Reese Witherspoon says she had ‘no control’ over orgasm scene despite saying no
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Featured Image Credit: Steve Granitz/FilmMagic / Universal Pictures
Reese Witherspoon said that she 'didn't have control' over a sex scene with Mark Wahlberg.
The 47-year-old actor has recently lifted the lid on her experience working on the 1996 thriller, Fear.
For those unfamiliar with the James Foley movie, it follows 16-year-old Nicole Walker (Reese Witherspoon) as she strikes up a relationship with ‘bad boy’ David McCall (Mark Wahlberg) after meeting him at a rave.
However, as their romance intensifies, David’s dark side begins to develop and his obsession with Nicole becomes dangerous.
In one explicit scene, David and Nicole get steamy while riding a rollercoaster and she experiences an orgasm - a scene which Witherspoon says 'wasn't explicit' in the script.
Speaking about the Fear scene with Harper’s Bazaar, Witherspoon said “I didn’t have control over it.
It wasn’t explicit in the script that that’s what was going to happen, so that was something that I think the director thought of on his own and then asked me on set if I would do it, and I said no.”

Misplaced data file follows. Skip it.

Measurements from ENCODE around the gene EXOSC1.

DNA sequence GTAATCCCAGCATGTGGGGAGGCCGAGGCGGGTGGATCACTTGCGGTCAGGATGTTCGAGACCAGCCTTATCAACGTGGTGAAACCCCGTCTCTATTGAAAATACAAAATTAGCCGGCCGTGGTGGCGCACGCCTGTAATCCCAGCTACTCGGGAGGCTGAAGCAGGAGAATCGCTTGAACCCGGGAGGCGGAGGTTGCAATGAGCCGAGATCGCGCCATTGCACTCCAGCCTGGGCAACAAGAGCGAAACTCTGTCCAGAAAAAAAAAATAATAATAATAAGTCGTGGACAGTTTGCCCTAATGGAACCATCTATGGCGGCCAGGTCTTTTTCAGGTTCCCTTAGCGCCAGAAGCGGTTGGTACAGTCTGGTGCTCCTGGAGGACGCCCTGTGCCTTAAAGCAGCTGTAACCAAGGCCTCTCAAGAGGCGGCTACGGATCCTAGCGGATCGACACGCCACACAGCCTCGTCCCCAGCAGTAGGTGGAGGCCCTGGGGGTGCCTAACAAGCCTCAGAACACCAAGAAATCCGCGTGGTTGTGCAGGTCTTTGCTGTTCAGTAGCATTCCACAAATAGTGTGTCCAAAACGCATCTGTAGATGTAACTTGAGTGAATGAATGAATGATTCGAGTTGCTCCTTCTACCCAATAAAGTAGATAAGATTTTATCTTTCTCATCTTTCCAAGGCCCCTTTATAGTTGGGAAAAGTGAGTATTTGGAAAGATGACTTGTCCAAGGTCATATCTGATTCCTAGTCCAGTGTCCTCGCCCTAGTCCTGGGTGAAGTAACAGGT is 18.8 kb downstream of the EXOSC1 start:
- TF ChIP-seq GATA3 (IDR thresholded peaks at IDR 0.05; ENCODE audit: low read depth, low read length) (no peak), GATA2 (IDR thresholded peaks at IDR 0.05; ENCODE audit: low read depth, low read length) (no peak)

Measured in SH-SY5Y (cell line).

"It wasn't a particularly great experience.”
She also said that she requested a stunt double for the below-the-waist scenes.
The Morning Show star said that despite having to film the raunchy scene with Wahlberg, she is 'certainly not traumatised or anything by it'.
However, she does believe it was a 'formative' lesson which has informed her 32-year-long film career.
"It made me understand where my place was in the pecking order of filmmaking,” Witherspoon continued.
"I think it's another one of those stories that made me want to be an agent for change and someone who maybe can be in a better leadership position to tell stories from a female perspective instead of from the male gaze.”
Tyla has reached out to Wahlberg and Foley's reps for comment, as well as Universal Pictures.
These days, Witherspoon is running her own film and media company, Hello Sunshine.
Witherspoon is also responsible for adapting Delia Owens’ novel, Where the Crawdads Sing for the big screen, as well as bringing to life the new Kathryn Hahn-led miniseries, Tiny Beautiful Things.
Witherspoon says that Hello Sunshine was created around the idea that 'media was largely dominated by male voices and male perspectives'.
Adding: "So to be able to create opportunities where women are telling their stories in their own words, you’re just getting a better perspective of the human experience.”